A few weeks ago, a student at Penn took her life. I didn’t know her, but I felt the damp, uneasy chill that permeated the campus that day and for the rest of the week. I was shaken, but not shocked—between alumni of my high school and stories from Penn, student deaths have become all too common. What disturbed me the most was not the death itself, but the response it generated in the community.
Students were furious. Over the course of the next few days, I heard many variations among the complaints. A few students offered constructive criticism, but the majority of the complaints were vague, simply rants directed at the university for not “doing enough” for mental health issues. There was anger about the university’s handling of the event—a friend who works closely with university administrators on mental health issues later told me that the university had made an honest typographical error in referring to it as an “accident” rather than an “incident in the emails sent out to the student body—and people were offended that it seemed like a cover up.
Though the entire student body also grieved the loss, I was worried about the overall reaction. A peer, a classmate, a friend—felt the need to take her life, and first instinct of the community is to assign blame? Of course, it’s easy—the university is an entity, and it’s easy to assign blame to inhuman things. But more fundamentally, why did we feel the need to project our emotions outward, onto something else? Anger won’t bring her back. Anger is violence in itself, a betrayal of one’s own composure that never results in anything constructive.
This is not how we deal with loss—or at least, it shouldn’t be. Feeling sad is natural—just as natural as eventually moving on from that sadness. It is not remotely as easy to move forward from anger. Karma theory explains that our reactions to situations in our lives bind us into restrictive thought patterns. Our attitudes in the face of adversity, pain, and suffering are what define our resilience and, more than anything, set an example for the community around us. What kind of community are we as students creating if our first reaction to tragedy is not to look within ourselves and to how we can move forward but rather to find fault with others, whether or not the blame is rightly placed? Because even if the university has a poor track record of maintaining student wellness, we as students are the ones best placed to make a change in the community, by getting trained, working to change policies, or even by reaching out to others not as a professional, but as a friend.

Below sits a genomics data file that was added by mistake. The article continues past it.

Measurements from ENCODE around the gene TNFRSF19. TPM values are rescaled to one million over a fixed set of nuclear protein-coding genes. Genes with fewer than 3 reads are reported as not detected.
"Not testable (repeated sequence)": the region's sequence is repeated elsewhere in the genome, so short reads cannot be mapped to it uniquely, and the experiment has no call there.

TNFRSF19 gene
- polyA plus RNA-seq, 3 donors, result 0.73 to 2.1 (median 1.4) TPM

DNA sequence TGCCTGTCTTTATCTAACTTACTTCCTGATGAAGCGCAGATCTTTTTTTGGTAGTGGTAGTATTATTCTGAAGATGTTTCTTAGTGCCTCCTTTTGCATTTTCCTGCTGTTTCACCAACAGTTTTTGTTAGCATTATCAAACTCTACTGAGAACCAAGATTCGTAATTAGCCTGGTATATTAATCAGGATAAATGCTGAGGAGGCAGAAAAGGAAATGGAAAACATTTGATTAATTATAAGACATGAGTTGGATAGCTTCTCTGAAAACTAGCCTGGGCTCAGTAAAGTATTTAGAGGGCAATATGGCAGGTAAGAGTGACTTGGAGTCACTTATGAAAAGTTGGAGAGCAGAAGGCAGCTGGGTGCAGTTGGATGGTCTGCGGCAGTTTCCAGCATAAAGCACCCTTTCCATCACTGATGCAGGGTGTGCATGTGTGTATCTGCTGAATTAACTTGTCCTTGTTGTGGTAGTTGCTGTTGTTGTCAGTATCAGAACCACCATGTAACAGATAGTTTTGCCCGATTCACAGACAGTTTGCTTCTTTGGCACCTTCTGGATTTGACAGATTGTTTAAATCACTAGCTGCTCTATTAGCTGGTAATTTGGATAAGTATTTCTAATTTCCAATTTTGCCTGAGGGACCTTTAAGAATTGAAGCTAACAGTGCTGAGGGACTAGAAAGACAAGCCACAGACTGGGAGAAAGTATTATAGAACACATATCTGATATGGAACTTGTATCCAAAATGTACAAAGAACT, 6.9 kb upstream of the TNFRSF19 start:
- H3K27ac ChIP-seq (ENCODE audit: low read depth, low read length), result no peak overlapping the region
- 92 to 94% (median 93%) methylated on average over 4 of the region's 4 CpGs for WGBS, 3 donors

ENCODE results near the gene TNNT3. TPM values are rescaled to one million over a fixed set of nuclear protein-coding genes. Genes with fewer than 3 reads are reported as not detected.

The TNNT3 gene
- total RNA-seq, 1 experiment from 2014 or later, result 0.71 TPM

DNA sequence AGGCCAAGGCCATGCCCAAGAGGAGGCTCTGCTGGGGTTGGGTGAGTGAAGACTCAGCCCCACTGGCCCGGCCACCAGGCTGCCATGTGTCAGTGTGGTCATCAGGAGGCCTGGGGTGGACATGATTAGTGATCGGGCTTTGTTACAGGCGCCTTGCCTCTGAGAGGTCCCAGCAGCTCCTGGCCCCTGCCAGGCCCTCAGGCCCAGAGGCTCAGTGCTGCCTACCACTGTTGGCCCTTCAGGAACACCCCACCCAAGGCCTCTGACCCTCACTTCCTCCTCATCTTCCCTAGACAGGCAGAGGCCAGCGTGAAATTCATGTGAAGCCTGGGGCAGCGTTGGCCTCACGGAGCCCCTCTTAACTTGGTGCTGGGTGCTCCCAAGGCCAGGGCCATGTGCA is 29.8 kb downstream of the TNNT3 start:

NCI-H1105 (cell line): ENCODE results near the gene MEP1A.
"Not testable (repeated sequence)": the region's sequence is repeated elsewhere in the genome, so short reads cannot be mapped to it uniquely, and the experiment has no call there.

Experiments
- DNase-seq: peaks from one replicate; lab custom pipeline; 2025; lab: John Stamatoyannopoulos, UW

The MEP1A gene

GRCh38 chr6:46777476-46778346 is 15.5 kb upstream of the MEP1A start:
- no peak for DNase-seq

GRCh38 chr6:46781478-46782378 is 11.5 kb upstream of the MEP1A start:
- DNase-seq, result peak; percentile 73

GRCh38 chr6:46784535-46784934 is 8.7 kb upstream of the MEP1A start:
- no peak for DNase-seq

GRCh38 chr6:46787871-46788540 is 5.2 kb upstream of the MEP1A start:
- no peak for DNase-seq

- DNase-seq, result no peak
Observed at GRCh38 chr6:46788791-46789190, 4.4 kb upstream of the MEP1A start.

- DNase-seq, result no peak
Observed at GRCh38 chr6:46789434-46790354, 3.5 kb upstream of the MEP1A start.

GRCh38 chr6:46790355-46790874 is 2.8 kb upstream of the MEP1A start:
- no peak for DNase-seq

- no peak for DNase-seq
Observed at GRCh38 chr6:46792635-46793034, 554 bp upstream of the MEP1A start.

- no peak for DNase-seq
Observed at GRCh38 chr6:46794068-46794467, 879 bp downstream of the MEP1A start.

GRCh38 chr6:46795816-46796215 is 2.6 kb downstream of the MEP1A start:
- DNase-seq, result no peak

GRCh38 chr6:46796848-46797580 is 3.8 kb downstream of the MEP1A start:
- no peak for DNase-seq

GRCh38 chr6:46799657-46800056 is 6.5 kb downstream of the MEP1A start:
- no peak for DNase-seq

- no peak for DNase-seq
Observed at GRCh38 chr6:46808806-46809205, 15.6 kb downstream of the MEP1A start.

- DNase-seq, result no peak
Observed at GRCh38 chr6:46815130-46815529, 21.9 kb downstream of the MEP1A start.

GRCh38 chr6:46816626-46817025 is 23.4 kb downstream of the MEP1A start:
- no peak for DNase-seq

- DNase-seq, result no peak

When something goes horribly wrong, it’s easy to see what others can do better, but how often do we look within ourselves to see what we can change? On a broader scope, issues facing the world today such as climate change, equal rights, or terrorism cannot be resolved simply by asking other people, groups, or nations to fix their behavior—otherwise those problems would cease to exist. And while the university has a responsibility to do everything in its ability to keep its students safe, we cannot sit around and wait for it to do that. People come to Penn seeking empowerment and the ability to make a difference in the world. But while making a difference is an admirable ideal, we will never change the world if we aren’t willing to change ourselves first.
Reflected by Siddharth Challani | Engineering and College Class of 2019